Are you likely to get sick when season changes?

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Doesn’t it happen every time? As soon as we are done experiencing the erratic Indian winters and the month of March arrives, most of us are down with a cough or cold. Other common symptoms that herald a change of seasons are a runny nose, nose blockage, and a cough that won’t recede. Do you also get seasonally sick?


Experts say that March being spring time, is more susceptible to increased presence of rhinovirus. Rhinovirus is a type of virus that causes respiratory tract disorders (mostly, the common cold). Thus, common cold is a viral infection caused by the exposure to the rhinoviruses present in the air.


Dr. Bradley Chipps, President of the American College of Allergy, Asthma & Immunology, says that in spring and autumn, i.e., months of March and October respectively, seasonal allergies are more common and this makes a person vulnerable to viral infections.


During this time, one can also develop pollen allergy or an allergy from pollen grains which are transferred from one plant to another by the wind, the bees and other insects. Pollen allergies can irritate your nasal passages and produce sneezing which may lead to nasal irritation, cold and cough. The seasonal allergies cause inflammation inside your nose which makes it easier for the viruses to create a habitat for themselves. As the immune system is busy defending the body against the assault by allergens, it fails to work efficiently against the viruses which cause common cold or viral fever.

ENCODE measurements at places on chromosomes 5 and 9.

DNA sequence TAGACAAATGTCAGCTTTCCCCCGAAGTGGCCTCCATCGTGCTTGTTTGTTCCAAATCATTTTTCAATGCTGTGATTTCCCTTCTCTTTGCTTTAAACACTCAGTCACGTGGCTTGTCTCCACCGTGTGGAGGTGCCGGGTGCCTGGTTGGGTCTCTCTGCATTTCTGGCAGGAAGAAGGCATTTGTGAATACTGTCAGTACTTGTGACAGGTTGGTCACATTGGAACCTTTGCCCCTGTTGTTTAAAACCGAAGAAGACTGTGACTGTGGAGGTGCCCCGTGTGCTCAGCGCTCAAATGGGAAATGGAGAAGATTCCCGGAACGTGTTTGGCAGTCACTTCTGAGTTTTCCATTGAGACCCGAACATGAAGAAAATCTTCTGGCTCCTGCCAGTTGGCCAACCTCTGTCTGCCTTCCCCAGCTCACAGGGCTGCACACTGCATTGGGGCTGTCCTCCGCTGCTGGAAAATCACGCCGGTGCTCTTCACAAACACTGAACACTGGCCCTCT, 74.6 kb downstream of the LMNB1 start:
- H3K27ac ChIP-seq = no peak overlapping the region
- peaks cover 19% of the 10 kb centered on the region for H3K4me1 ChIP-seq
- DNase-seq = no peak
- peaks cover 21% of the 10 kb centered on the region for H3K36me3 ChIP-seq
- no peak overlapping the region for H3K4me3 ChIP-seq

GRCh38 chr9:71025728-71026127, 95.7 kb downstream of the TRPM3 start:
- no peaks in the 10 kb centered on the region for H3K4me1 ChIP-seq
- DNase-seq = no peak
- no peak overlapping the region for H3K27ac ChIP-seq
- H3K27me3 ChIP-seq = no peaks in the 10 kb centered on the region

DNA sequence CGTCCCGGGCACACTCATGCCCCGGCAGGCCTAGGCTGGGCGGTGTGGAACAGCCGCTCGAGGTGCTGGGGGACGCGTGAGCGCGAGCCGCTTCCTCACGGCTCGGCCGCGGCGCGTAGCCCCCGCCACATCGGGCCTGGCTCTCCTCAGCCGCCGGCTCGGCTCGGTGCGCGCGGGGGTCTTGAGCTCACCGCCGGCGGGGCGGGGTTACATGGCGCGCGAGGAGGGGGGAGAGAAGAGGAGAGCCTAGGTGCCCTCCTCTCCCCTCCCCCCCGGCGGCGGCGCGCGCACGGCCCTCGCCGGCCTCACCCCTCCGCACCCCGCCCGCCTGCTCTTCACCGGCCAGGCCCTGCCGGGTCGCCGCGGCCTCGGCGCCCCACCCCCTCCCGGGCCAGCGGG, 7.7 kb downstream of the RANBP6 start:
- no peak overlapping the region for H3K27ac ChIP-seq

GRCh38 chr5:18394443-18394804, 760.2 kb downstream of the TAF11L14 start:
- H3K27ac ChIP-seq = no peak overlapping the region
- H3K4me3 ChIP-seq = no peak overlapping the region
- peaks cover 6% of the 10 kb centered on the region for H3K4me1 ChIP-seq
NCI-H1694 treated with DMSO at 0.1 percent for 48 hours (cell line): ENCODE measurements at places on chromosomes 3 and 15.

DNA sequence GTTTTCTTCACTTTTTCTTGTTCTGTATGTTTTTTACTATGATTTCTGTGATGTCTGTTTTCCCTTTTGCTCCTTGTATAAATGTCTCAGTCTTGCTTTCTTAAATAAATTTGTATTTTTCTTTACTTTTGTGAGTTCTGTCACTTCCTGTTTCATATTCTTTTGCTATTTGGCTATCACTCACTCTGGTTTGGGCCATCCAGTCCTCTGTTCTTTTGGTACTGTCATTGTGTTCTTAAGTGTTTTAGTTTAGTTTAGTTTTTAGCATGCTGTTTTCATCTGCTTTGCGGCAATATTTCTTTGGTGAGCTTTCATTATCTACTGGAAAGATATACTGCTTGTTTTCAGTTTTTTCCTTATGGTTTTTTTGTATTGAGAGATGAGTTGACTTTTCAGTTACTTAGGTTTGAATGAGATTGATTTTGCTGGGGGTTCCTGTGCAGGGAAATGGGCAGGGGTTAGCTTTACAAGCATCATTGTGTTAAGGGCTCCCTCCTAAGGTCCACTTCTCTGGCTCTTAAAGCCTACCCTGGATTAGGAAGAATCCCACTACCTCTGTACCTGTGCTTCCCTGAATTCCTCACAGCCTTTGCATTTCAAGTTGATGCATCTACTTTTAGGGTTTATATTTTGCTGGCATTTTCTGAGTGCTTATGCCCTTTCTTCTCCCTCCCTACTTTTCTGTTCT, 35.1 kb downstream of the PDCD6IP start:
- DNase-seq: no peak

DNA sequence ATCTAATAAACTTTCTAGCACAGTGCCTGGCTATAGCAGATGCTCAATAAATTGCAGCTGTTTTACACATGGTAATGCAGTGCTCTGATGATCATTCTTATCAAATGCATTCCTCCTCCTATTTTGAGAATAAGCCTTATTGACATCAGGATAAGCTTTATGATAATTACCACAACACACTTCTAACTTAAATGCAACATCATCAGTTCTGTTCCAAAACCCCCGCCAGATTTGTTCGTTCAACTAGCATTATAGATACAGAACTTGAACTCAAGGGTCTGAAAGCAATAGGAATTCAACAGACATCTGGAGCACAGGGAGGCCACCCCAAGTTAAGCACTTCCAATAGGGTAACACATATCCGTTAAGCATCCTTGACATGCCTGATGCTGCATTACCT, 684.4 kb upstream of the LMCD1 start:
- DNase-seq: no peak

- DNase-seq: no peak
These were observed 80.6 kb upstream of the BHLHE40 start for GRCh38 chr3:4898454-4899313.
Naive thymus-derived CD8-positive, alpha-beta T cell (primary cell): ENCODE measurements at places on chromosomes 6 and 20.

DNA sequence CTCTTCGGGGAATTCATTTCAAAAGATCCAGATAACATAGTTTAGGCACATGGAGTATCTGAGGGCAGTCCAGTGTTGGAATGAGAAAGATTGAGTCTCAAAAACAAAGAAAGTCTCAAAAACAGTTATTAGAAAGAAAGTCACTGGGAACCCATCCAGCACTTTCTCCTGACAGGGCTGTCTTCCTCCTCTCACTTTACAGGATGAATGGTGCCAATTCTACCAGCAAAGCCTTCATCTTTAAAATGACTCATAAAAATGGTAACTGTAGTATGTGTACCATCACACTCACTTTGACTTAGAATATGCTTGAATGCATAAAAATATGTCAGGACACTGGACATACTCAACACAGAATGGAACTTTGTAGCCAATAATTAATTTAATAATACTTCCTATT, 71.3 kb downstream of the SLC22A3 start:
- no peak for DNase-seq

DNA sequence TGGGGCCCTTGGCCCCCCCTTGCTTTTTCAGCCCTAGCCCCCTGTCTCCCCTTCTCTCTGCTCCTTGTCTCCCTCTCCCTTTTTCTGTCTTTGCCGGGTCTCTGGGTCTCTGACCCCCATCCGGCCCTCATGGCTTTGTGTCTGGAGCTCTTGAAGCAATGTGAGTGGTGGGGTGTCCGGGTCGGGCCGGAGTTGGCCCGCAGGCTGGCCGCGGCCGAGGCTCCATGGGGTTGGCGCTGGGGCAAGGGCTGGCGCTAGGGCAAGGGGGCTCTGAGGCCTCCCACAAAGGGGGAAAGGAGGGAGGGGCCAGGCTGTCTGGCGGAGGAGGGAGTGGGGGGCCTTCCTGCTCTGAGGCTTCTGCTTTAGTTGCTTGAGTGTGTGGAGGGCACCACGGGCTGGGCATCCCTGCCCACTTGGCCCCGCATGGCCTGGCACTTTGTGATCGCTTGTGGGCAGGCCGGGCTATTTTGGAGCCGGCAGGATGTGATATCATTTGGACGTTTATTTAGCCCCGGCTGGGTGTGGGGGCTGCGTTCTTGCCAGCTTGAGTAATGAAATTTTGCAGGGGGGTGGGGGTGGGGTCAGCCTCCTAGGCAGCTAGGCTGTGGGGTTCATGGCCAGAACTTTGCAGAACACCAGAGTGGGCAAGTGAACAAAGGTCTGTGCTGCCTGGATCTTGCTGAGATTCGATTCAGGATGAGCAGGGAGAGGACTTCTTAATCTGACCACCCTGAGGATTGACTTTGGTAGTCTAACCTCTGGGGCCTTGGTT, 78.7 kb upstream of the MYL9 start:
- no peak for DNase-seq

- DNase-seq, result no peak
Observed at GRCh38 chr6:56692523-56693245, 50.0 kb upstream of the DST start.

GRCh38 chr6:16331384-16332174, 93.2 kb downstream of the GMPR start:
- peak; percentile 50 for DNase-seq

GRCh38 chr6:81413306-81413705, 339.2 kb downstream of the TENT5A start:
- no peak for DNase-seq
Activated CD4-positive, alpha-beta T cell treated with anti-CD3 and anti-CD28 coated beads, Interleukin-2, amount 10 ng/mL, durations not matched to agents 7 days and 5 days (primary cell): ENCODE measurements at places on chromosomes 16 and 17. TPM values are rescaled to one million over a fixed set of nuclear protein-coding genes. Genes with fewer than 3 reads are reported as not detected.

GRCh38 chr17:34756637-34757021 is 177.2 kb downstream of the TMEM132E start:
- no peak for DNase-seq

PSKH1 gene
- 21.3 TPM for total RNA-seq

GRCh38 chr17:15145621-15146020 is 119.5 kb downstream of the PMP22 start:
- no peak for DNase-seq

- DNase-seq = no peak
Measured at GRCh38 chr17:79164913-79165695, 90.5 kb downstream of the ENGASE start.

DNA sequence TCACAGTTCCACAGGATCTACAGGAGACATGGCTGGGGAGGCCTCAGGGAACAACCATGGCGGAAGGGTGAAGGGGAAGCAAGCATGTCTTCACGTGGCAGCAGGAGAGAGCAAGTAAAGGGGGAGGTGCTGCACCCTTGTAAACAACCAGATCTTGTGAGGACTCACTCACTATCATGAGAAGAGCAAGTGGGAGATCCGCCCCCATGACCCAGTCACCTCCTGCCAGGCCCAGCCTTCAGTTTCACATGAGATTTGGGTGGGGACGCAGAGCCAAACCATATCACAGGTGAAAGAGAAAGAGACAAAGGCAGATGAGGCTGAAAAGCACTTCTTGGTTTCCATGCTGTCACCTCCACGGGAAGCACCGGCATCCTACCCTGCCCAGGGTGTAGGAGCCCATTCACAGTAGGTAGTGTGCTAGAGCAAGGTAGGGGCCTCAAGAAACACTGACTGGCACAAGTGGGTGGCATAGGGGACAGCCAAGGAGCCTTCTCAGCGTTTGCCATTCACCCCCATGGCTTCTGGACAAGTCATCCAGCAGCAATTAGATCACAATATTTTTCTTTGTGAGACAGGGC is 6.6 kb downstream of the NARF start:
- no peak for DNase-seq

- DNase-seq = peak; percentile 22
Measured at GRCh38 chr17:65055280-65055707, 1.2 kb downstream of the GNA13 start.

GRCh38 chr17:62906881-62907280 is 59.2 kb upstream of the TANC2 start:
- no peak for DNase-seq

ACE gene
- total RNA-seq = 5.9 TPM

The main problem with seasonal temperature shifts is the rise and fall in temperature that can irritate our nasal passages and challenge our immune system. Research shows that common cold is more common in cold temperatures.


A study from Yale University shows that even a small drop in temperature can mess with our body’s ability to fight against the viral infections that occur during this period. Akiko Iwasaki, a professor of Immunobiology at Yale School of Medicine, says that when our body is exposed to infections, we produce something called interferons to fight against those infections. But a small drop in body temperatures - from the normal 37 degree Celsius to 33 degree Celsius, can cause the body’s immune system to slow down and not work efficiently. Viral Infections are more common in March because compared to winter time, March is warmer and we are more likely to head out of our homes. Thus, the slightly warmer temperatures trigger the rhinoviruses. Also, our body temperatures are lower compared to the outside temperature, and this allows the virus to settle in our bodies.


Professor Iwasaki gives valuable tips to combat viral infections during this time.

• He asserts that we must keep our nose area warm and use a scarf to wrap around our face and necks. Keeping our necks warm will ensure that we don’t catch a cold which proceeds into a cough.

• Washing hands before eating and after we have touched our noses or eyes will ensure that we are not spreading the microorganisms.

• Regular exercise to keep ourselves warm and following a healthy diet will make sure that we are fit, and our immune system is efficiently combating diseases.

• Research also shows that taking Vitamin D supplements can help us be stronger and more immune to common cold and flu.


So the next time you find yourself sneezing when the seasons change, you know why and what you can do about it!


Written by –

Meena Kumari